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Is it more important to

  1. keep an application layout faithful to the native design/visual of a platform

or

  1. customize it to look like your own app?

Example: You could change an Android native dialog layout/colors, to be more like the app design.

  • Welcome to the site, @Ricardo. I've rephrased your question to try to make it clearer. I wasn't entirely sure what you were asking, so if you think I've changed the meaning, feel free to edit it. – Graham Herrli Sep 19 '14 at 17:49
  • Neither is more important than the other. It all depends on the specifics of your project/users/goals. – DA01 Mar 19 '15 at 16:59
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I'd say "both" because "look" and "layout" aren't quite the same concept.

Customizing colors, typography & interface elements is common & pretty much expected to help make apps stand out and not look so "standard." Change UI colors & typefaces to match your branding, add a logo or custom controls, etc. If every app looked the same it'd be pretty dull.

Layout, however, has more to do with where you decide to put things, what elements you choose to emphasize (text vs images, etc?), and the expected navigation/interaction design patterns. These decisions should be based on what's best for displaying/interacting with your app's content. If standard patterns don't work for you of course you could come up with something entirely unique to your app, but try not to add too much to the learning curve for the user.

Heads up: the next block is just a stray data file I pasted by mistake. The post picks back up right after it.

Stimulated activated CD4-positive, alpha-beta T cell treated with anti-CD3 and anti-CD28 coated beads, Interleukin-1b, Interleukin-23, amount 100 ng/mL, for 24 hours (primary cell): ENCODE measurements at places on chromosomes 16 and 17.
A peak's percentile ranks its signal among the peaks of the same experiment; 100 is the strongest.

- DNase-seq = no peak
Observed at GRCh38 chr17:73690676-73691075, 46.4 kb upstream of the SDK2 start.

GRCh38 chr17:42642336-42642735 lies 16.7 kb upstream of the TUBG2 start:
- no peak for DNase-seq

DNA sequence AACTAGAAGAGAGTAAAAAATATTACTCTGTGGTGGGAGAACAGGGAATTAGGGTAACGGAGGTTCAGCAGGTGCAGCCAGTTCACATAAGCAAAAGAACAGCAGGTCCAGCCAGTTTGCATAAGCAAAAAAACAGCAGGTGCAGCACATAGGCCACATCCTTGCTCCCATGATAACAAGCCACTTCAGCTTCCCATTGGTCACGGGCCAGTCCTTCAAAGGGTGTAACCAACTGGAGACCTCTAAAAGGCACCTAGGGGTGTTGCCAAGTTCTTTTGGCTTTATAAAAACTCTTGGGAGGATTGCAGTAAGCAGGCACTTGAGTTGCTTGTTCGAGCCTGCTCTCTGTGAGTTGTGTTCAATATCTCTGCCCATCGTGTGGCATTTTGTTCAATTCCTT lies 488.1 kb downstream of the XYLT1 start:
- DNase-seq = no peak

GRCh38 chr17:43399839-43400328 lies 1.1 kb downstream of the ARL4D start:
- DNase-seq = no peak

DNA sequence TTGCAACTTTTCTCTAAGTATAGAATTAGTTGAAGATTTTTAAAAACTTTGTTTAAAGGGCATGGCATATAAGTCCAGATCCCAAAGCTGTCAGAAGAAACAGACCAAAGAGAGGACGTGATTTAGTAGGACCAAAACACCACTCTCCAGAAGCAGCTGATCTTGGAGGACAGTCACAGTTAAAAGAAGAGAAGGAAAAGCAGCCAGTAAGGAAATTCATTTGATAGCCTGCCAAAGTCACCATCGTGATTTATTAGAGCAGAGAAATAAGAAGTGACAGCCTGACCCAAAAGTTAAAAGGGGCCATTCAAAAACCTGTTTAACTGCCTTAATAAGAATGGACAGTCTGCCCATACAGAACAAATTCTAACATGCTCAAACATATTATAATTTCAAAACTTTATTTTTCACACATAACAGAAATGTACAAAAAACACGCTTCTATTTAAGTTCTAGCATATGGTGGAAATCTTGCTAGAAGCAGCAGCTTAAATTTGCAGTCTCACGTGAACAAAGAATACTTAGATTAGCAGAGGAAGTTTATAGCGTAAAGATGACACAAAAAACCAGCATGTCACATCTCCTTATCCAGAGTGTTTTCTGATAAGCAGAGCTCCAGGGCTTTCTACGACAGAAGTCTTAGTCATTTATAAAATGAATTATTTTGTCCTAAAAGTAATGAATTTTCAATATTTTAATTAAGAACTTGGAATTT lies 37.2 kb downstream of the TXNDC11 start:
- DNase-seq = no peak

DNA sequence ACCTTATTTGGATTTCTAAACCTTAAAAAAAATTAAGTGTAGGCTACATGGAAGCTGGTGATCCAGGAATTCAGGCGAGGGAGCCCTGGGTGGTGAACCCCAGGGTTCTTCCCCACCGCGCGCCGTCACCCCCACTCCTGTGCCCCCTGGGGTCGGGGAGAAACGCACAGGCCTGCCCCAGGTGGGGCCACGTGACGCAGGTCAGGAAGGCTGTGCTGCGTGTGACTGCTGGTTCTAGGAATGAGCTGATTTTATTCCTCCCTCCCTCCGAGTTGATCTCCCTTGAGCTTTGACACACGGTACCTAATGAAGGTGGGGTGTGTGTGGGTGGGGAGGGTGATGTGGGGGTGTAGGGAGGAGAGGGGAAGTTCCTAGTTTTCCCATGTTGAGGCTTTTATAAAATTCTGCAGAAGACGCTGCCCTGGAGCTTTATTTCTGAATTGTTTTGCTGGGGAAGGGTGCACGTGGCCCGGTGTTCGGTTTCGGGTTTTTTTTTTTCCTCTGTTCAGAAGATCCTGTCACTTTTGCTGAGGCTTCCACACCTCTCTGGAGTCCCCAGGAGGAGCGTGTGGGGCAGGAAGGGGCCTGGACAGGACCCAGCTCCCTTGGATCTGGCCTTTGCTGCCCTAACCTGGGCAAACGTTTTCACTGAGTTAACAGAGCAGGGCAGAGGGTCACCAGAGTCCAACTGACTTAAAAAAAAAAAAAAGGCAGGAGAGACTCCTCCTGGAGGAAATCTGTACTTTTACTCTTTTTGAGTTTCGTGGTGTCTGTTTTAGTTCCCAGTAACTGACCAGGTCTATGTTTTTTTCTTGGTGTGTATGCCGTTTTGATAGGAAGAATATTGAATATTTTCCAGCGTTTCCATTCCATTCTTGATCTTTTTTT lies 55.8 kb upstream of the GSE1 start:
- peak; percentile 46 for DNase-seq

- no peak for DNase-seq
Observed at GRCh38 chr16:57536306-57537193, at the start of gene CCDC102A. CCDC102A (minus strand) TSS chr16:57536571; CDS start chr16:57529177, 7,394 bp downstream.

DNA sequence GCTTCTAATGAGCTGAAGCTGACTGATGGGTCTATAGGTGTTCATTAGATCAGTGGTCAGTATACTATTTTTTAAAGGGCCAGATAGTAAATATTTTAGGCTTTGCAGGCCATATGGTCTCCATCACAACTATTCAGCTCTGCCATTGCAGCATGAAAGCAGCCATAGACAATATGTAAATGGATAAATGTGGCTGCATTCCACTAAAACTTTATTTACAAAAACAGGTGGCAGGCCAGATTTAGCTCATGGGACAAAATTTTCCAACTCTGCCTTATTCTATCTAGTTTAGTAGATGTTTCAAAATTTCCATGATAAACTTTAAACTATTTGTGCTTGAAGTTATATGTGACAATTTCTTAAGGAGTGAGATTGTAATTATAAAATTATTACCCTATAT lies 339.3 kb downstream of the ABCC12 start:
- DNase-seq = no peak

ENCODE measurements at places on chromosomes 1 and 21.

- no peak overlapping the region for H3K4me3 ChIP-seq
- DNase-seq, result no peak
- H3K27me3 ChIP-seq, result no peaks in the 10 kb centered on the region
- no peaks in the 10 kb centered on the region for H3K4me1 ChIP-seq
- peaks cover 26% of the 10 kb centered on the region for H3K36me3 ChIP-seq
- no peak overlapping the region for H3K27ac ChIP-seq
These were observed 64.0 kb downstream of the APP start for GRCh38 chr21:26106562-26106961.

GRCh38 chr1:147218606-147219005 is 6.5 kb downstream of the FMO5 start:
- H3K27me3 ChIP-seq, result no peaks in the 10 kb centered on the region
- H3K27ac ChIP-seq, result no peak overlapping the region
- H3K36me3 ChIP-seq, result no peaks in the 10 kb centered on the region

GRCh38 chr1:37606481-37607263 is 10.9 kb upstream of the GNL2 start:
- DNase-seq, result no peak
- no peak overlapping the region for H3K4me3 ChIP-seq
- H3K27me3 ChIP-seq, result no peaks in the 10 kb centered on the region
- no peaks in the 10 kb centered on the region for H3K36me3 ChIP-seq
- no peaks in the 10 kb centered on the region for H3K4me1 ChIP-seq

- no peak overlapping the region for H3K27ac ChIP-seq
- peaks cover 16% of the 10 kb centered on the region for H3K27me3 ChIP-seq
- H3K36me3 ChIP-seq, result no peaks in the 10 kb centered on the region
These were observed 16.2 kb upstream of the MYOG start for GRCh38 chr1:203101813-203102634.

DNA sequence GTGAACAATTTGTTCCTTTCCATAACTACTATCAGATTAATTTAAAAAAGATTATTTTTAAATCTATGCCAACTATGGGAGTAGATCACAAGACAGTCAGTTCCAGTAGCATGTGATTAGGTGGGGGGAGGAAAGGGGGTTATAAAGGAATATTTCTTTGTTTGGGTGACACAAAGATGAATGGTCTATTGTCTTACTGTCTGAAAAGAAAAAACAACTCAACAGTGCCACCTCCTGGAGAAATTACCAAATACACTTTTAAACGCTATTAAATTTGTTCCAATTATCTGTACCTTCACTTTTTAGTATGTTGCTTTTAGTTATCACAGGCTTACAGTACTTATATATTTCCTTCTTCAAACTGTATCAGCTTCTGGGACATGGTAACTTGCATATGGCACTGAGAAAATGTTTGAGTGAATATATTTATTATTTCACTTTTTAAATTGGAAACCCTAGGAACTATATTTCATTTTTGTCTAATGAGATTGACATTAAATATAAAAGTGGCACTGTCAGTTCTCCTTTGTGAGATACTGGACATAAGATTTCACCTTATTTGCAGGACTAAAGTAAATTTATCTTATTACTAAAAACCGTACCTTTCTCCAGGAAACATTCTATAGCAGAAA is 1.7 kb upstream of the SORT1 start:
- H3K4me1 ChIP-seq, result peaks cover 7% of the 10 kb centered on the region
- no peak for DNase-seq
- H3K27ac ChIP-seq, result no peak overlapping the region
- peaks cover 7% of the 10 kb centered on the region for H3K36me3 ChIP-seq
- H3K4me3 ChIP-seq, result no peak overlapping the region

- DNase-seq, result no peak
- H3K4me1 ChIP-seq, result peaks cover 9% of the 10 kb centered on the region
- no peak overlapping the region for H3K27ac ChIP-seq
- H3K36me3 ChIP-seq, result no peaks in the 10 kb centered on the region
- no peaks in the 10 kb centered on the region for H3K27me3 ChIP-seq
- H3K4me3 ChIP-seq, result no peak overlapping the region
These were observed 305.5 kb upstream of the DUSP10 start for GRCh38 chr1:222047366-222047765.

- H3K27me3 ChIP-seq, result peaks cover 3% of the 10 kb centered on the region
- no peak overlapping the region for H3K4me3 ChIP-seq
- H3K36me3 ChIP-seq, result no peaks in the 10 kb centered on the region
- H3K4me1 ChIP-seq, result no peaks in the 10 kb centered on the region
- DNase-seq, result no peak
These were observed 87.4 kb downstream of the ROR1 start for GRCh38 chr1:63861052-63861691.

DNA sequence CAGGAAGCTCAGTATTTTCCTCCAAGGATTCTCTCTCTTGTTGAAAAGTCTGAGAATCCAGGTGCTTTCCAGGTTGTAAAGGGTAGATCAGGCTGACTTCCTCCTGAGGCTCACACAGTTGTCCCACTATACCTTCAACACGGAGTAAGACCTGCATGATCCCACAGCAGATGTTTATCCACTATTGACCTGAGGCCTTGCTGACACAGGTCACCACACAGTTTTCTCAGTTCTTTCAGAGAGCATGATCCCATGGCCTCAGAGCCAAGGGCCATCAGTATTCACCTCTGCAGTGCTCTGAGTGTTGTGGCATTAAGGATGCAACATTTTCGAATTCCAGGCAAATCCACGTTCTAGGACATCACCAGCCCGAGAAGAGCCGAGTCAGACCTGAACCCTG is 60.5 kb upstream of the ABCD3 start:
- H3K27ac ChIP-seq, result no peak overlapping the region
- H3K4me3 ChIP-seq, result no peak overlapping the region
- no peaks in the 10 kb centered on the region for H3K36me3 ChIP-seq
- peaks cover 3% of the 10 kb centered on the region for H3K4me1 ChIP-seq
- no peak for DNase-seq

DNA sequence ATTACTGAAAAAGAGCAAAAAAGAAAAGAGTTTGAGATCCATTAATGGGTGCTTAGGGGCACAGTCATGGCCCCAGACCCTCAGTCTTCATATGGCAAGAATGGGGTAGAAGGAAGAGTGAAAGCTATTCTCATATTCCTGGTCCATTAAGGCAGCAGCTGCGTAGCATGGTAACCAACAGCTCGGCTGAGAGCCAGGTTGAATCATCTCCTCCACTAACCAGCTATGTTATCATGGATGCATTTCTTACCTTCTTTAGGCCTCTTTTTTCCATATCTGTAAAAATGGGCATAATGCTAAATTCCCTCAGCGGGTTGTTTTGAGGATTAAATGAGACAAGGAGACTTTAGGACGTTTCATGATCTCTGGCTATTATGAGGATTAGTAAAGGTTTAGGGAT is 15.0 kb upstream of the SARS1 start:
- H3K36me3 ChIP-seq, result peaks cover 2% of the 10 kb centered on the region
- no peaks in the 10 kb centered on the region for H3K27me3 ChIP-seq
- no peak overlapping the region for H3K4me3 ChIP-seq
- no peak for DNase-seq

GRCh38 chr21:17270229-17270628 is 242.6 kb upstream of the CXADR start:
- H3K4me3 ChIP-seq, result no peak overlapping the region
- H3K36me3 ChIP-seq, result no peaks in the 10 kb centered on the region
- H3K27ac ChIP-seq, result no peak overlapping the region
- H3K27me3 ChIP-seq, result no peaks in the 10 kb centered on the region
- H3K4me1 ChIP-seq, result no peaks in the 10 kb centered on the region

Where problems might arise is if you customize controls, gestures, or standard patterns in a way that overrides expected behavior, or if you create a unique substitute for common functionality.

For example, app users have become accustomed to "swipe to delete" or "pull to refresh." If you decide that your app will use "pull to delete" instead, that will probably confuse & anger people when all their data disappears.

People also generally expect certain functionality or system features to appear in certain places and to look/act a certain way, based on what OS you're using (ex: the iOS Navigation Bar typically puts the "Back" button at the top-left). If you decide to move things to unexpected places, or use non-standard icons to represent them, you also risk confusing & frustrating people.

In that sense, "layout" customization is very different from "look & feel" customization..

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I would say the most important thing is consistency. If you customize the appearance, you need to customize it everywhere to provide a consistent experience to the user. If you decide to go native, you have to go native everywhere to provide a consistent experience to the user.

I would vote native, so that the user has as consistent of an experience as possible across all apps on the device, but I know in certain circumstances it might make sense to customize the look and feel (usability, branding, etc.).

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